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Watch out, patent trolls — President Obama is coming for you

The life of the patent troll is about to get a bit harder — at least if President Obama has his way.

“Patent troll” is a pejorative term used to describe companies that acquire patents with the aim of suing companies that infringe on them. While patent trolling is a lucrative tactic for those who practice it, critics say it hurts the patent system and makes it a lot harder for other companies — especially smaller ones — to innovate.

The Obama administration agrees and is proposing five executive actions and seven legislative recommendations to help fix the problem. Notable among these measures are rules that would force patent holders to disclose who owns the patents they hold and that would make it harder for patent applicants to file overly broad claims. 

President Obama’s stance on patent trolls is clear. As he noted during a Google+ “Fireside Hangout” in February, patent trolls “don’t actually produce anything themselves. They’re just trying to essentially leverage and hijack somebody else’s idea to see if they can extort some money out of them.”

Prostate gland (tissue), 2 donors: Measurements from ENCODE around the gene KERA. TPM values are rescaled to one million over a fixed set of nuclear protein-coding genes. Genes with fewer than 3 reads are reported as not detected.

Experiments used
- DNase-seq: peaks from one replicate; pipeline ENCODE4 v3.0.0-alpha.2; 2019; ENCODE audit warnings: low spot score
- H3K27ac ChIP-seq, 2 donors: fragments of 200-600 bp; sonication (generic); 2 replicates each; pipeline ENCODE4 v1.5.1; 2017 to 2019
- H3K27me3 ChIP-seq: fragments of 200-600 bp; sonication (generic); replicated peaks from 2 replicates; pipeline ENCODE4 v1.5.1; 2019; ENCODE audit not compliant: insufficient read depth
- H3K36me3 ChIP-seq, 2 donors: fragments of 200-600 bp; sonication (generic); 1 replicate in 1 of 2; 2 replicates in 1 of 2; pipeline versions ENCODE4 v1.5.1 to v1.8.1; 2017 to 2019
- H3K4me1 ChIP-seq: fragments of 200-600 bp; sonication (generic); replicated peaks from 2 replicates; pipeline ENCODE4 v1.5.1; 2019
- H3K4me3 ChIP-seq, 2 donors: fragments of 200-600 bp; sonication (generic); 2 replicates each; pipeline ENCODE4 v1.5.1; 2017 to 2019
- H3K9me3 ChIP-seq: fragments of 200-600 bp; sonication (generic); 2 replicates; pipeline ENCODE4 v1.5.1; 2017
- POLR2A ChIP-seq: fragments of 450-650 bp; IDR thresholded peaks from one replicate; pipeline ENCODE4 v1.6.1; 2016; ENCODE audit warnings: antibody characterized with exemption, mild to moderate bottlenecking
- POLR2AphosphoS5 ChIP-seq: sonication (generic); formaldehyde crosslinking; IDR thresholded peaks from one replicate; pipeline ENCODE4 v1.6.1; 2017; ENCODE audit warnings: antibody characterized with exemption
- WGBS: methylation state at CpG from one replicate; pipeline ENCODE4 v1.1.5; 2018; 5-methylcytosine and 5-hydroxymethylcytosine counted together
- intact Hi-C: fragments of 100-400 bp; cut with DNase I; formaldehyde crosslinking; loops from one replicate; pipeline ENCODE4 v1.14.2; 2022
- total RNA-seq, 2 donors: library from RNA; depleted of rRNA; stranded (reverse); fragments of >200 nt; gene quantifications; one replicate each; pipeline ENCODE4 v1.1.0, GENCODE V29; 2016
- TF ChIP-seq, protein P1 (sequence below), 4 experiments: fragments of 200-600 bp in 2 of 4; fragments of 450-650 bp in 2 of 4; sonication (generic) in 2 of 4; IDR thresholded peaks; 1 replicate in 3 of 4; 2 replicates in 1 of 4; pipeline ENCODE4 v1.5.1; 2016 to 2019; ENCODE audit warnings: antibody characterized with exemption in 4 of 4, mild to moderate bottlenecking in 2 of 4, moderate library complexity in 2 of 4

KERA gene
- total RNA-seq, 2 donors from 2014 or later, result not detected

Alongside patent trolls, President Obama also wants to take another look at how the International Trade Commission (ITC) handles patent infringement claims from big companies. The quasi-federal agency has been used in a variety of recent patent disputes — including Apple v. Samsung, and, perhaps more notably, Apple V. HTC — to prevent tech companies from selling their products in the U.S. The new proposals would make it harder for that to happen.

Julie P. Samuels, an attorney for the Electronic Frontier Foundation, says while some of the proposals don’t go far enough, it’s still encouraging that the Obama administration is paying attention to the larger issues. “We think each of these proposals is important, and each would make life harder for patent trolls and help get patents out of the way of innovation,” she wrote in a blog post this morning

One big omission, as Samuels notes, is any discussion of overly broad software patents, which groups like the EFF say is one the root causes of the many spats between tech companies these days.


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